How to Ask for a Letter of Recommendation

When asking a professor for a letter of recommendation, you should start by asking the potential letter if they would be able to write you a strong letter of recommendation.  Current students should provide each faculty recommender with the following information:

  • Current resume (including class rank)
  • Copy of current transcript
  • Writing sample (not necessarily the one you will use for your applications)
  • Complete list of judges to whom applications will be sent (in Excel), with judges ranked in order of preference;

In addition, some professors also find it useful if you supply them with a brief written explanation of why you want to clerk and at what type of court, a summary of your qualifications, and your future plans. If you fear the professor does not know you well enough, offer to provide him/her with additional information about your background and any special circumstances that could be referenced in the letter. If a professor appears willing to write a letter of recommendation, but is less than enthusiastic, you may wish to reconsider. You do not want the professor to damn you with faint praise! Non-faculty recommenders may not have had the opportunity to write many clerkship recommendation letters. Therefore, when asking a non-faculty member for a letter, you also might want to explain what clerks do and suggest that they emphasize qualities relevant to clerking in their letters, such as your ability to:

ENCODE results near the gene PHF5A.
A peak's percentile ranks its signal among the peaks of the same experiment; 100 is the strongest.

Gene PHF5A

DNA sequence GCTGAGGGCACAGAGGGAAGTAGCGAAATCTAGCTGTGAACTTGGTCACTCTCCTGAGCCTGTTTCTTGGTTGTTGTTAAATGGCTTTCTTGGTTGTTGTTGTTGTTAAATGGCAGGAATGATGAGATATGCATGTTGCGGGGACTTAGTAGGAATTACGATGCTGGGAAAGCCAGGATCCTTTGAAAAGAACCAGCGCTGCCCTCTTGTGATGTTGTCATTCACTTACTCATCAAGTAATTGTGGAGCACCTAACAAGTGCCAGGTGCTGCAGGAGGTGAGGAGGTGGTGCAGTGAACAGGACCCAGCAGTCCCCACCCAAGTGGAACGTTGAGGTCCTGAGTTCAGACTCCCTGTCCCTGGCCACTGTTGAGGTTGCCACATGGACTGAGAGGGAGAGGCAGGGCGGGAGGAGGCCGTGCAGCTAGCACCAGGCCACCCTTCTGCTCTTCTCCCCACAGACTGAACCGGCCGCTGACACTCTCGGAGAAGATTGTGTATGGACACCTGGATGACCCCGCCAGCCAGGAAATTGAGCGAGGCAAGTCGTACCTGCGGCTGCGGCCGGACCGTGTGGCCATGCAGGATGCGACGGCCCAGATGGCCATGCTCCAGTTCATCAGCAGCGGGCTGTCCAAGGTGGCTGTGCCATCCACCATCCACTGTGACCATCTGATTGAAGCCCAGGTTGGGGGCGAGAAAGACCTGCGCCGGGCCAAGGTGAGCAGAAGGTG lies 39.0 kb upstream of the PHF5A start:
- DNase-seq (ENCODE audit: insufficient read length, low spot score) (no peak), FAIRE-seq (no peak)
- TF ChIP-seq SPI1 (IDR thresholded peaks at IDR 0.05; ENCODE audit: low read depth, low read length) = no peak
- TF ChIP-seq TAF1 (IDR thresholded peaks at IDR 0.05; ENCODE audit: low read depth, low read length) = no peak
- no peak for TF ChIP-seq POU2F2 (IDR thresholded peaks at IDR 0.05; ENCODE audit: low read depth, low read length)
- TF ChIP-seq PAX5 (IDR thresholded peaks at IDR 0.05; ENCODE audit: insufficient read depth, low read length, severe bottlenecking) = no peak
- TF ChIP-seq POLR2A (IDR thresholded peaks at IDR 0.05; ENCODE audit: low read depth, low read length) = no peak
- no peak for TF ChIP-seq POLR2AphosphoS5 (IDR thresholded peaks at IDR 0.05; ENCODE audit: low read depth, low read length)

• think, analyze, and reason;
  • deal well with complex facts and legal doctrines;
  • express yourself well, both orally and in writing;
  • articulate and defend your positions;
  • take both initiative and direction, asking questions when appropriate;
  • work well under pressure and complete assignments on time;
  • juggle a variety of projects simultaneously;
  • be a team player and get along well with others; and
  • keep confidences.
If possible, the recommender should try to give specific examples of these qualities.

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